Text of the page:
• Chesler v. Bank, No. 95435.
    • United States
    • United States Court of Appeals (Ohio)
    • April 7, 2011
    ...section, the customer is precluded * * *.” R.C. 1304.35(D). {¶ 30} In addition, this was the analysis applied in Mueller v. Miller, 162 Ohio App.3d 698, 2005-Ohio-4213, 834 N.E.2d 862. The Mueller court stated: “Having failed, as a matter of law, to exercise ‘reasonable promptness' to exami......
  • Jurcisin v. Fifth Third Bank, 2007 Ohio 3000 (Ohio App. 6/18/2007), No. CA2006-10-078.
    • United States
    • United States Court of Appeals (Ohio)
    • June 18, 2007
    ...Jurcisin was in Mexico did not nullify her duty to ensure that her checking account was being managed properly. Cf. Mueller v. Miller, 162 Ohio App.3d 698, 2005-Ohio-4213, {¶17} Jurcisin's case is similar to an illustration given in the official comments to R.C. 1303.49. In that illustratio......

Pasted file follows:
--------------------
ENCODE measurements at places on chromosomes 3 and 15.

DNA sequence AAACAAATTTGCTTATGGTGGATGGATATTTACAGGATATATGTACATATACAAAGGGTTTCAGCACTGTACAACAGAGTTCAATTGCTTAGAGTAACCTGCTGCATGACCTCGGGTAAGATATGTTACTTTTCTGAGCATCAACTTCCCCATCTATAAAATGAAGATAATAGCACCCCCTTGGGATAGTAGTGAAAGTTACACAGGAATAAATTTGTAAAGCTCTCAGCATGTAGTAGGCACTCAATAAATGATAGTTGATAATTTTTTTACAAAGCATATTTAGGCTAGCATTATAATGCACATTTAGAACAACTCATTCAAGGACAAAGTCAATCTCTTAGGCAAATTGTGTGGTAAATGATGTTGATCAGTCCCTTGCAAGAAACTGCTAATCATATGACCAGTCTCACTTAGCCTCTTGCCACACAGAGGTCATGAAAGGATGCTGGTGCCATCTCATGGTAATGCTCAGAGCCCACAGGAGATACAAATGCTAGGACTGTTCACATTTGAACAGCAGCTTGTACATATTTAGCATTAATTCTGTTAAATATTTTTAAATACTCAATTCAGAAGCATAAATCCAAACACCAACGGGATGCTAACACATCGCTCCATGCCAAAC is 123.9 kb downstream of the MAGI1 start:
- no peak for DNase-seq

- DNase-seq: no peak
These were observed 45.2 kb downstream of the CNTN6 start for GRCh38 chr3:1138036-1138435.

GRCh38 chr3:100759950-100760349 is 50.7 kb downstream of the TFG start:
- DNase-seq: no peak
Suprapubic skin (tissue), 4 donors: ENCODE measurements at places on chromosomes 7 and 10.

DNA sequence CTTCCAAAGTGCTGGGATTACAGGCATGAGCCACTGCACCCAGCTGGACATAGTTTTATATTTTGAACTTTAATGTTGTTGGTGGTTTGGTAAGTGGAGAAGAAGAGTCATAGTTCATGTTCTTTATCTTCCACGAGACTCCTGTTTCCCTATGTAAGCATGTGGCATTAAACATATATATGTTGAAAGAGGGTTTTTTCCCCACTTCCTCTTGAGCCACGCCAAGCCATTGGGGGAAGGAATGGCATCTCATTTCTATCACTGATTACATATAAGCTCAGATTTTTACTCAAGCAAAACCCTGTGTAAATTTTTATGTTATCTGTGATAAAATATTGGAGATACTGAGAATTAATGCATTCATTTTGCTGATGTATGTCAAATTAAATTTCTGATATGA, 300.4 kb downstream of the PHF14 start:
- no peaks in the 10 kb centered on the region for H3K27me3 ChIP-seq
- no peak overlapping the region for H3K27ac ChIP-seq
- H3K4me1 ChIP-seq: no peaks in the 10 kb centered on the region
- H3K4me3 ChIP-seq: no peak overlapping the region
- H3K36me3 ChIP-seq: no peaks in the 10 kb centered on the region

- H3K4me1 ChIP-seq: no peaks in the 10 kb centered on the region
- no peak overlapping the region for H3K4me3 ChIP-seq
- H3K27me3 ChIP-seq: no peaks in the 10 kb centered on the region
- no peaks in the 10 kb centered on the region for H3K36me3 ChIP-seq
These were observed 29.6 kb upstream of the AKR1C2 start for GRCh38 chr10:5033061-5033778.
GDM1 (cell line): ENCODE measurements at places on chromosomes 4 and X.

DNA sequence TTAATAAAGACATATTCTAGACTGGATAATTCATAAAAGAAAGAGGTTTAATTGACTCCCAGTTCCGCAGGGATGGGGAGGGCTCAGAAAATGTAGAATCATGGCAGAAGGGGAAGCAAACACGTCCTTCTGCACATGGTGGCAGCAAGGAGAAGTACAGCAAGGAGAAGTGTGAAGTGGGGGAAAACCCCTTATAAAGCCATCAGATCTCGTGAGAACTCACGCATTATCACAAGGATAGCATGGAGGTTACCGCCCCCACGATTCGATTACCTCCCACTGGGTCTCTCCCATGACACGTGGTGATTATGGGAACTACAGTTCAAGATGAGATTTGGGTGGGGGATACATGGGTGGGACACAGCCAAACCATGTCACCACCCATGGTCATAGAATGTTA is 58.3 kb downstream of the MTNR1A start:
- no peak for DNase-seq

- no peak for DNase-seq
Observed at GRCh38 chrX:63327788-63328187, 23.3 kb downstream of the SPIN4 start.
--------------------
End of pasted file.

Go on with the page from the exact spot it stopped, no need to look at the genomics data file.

• Saferin v. Sky Bank, 2006 Ohio 466 (OH 2/3/2006), Court of Appeals No. L-05-1091.
    • United States
    • United States State Supreme Court of Ohio
    • February 3, 2006
    ...Saferin is statutorily precluded from recovery against Sky for losses attributable to the forgery. Mueller v. Fifth Third Bank, 162 Ohio App.3d 698, at ¶ 32. Appellant's fourth assignment of error is found not well {¶ 25} In his third assignment of error, Saferin asserts the trial court err......
  • Chester Twp. Bd. of Trustees v. Bank One, N.A., 2007 Ohio 3365 (Ohio App. 6/29/2007), No. 2005-G-2660.
    • United States
    • United States Court of Appeals (Ohio)
    • June 29, 2007
    ...at 293. 7. Id. 8. Abraham v. National City Bank Corp. (1990), 50 Ohio St.3d 175, 178. 9. R.C. 1301.01, et. seq. 10. Mueller v. Miller, 162 Ohio App.3d 698, 11. Id. 12. Id. at ¶25. 13. R.C. 1304.35(D)(2). 14. R.C. 1304.35(E). 15. R.C. 1304.35(E). 16. R.C. 1304.35(F). 17. R.C. 1304.01(A)(5). ......